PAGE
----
K.I.S.S. by Ben Helgeson


Applying the K.I.S.S. (Keep It Simple Silly) principle to something as fraught with minutia as fly fishing may initially seem to be a pointless or impossible endeavor. With endless variables in habitat, water flow, species, gear, flies, casting techniques, presentation techniques, and so on, any angler can start to feel overwhelmed with complicated equations. As important as any of these elements can be, our experience has been that every angler can benefit from keeping things simple. Here are a few common over-complication pitfalls and the simple alternatives that we’ve found to yield success for anglers of every ability:

1. Tool Seduction: There’s no doubt about it fly fishing gear is cool. So are boxes loaded with every kind of bug in every size. However, spending too much time worrying about flies and equipment, along with making all kinds of micro-adjustments in either can prove to be counter-productive. Remember, “beginner’s luck” often has to do with the simple truth that she or he is keeping their fly in the water more often. Make adjustments in rod choice, line diameter, and fly choice when necessary, but not so often as to pass the point of diminishing returns (of trout to your net).

2. The Grass is Always Greener: Working even a known-to-be-productive riffle, run, or pool can be an exercise in patience. While waiting for trout to decide it’s dinnertime, thoughts can easily wander to that next run round the bend, that riffle downstream, or the notion that all the trout have moved to the other side of the river. Sure, there could be trout there too, but likely you’ve got some at cast’s length and all you need is to concentrate on quality drifts. Before giving up on a spot, give yourself a goal number of top quality drifts. Cruising around a river seems adventurous, but taking time to wait and work a holding area thoroughly is a simple and successful way to hook more fish.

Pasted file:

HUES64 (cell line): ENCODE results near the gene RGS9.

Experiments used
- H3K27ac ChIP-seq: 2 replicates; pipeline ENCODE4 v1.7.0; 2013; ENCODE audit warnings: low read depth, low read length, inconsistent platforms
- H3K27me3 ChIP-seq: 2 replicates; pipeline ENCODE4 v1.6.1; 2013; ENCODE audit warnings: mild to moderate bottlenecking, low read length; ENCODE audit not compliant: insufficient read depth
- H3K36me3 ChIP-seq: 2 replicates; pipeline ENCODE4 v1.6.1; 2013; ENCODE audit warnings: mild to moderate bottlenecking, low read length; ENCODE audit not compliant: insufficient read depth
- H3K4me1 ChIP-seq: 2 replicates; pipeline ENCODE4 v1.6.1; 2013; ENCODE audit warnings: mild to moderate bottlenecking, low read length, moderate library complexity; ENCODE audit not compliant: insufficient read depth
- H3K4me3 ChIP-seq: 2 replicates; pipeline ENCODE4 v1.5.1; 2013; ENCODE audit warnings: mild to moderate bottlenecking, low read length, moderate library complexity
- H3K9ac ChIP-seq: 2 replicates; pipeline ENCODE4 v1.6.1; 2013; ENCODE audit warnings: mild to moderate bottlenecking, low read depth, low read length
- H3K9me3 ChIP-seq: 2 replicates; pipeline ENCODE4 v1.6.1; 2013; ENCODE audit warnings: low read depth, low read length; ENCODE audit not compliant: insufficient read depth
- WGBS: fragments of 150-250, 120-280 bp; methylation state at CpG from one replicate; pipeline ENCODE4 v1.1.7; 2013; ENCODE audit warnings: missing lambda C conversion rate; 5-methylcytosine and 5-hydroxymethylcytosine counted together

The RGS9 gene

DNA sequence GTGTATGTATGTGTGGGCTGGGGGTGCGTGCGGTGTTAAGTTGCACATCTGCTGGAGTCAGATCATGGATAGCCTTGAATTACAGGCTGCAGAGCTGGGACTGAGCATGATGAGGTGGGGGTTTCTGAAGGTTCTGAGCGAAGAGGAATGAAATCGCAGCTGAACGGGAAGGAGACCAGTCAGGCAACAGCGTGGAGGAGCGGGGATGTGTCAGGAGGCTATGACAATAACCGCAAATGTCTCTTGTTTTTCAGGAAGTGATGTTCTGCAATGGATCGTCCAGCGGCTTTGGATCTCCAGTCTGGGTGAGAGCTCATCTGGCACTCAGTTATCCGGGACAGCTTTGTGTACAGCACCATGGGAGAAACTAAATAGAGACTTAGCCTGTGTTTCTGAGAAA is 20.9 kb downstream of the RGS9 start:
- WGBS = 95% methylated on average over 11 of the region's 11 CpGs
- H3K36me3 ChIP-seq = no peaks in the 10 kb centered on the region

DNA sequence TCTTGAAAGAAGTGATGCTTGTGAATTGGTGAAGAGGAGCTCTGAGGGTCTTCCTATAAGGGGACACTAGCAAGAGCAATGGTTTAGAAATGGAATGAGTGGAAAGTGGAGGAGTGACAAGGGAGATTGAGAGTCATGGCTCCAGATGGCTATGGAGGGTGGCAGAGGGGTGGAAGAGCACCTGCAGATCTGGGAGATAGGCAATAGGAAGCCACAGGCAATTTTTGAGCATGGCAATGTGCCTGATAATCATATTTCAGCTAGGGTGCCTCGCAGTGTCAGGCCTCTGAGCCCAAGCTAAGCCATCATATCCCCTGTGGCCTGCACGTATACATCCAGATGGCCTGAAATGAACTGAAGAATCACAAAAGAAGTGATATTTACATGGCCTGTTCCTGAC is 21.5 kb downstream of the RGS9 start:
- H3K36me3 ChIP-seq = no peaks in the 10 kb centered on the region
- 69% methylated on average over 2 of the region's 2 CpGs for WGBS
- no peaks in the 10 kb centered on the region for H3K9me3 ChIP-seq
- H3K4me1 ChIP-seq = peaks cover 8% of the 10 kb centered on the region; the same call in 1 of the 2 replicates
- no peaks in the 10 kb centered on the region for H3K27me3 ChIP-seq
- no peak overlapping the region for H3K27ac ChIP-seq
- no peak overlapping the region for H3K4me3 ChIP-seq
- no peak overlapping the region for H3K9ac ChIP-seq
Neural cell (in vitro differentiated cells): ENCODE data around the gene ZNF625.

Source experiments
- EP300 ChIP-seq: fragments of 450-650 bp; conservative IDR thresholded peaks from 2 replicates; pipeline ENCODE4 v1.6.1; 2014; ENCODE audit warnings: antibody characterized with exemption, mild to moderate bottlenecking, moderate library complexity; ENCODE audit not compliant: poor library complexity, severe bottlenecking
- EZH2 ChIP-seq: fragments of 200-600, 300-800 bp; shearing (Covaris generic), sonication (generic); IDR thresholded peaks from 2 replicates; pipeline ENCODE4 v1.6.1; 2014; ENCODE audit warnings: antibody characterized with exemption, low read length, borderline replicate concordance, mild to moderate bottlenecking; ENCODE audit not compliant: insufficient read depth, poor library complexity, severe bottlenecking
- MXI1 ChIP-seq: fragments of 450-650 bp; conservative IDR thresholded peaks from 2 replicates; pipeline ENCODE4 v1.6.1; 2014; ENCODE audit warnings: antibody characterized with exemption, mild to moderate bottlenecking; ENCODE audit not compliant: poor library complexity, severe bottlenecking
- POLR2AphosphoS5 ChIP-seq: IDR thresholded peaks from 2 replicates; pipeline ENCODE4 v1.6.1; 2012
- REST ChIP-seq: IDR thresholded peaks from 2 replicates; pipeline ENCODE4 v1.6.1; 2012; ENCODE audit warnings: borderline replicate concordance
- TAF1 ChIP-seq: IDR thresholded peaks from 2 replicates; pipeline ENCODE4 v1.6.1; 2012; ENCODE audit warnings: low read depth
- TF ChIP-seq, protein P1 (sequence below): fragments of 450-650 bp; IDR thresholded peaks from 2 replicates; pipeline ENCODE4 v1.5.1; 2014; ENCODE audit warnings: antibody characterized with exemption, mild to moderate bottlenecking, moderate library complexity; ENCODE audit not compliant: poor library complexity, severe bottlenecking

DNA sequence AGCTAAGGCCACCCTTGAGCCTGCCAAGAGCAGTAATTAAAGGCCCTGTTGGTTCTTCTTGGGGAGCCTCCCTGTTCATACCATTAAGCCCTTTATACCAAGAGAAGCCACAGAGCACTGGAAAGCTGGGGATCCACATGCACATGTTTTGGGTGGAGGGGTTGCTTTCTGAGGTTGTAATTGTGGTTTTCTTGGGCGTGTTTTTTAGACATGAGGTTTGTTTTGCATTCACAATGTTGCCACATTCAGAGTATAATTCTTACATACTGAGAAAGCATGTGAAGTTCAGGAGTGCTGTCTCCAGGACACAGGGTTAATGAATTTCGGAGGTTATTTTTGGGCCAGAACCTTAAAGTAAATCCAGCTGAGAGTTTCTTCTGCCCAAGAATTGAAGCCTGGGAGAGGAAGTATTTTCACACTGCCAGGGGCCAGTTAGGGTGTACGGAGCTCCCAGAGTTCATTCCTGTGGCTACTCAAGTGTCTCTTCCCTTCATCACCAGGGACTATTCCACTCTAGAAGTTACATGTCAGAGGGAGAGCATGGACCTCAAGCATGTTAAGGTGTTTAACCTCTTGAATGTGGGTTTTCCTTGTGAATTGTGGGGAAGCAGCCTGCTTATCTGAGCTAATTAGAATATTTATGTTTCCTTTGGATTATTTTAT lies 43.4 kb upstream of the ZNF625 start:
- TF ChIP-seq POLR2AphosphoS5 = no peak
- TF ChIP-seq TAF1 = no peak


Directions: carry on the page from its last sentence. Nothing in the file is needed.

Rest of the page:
3. Battle of Wills: Sight fishing for a lone wolf trout can be fun, exciting, and rewarding. However, I’ve also blown hours casting at a single stubborn trout only to walk away from the stream with steam coming out my ears. Especially for novice anglers, finding the pools or runs with several trout is a far more simple and fun way to fish than to meander the calm clear water sight fishing. I look for areas with water moving fast enough to disguise myself. I’ll also seek out water with decent depth and speed to carry my drift so that trout don’t have all day to make a decision but it’s not screaming past them either. This type of water allows for short casts and clean, simple drifts.

The next time you’re bringing a friend or family member fishing for the first time, or even find yourself wanting a NASA super computer to calculate the variables in your head, remember this: SIMPLE IS BEAUTIFUL. (Speaking of beautiful, check out these fish we caught while remembering to K.I.S.S.)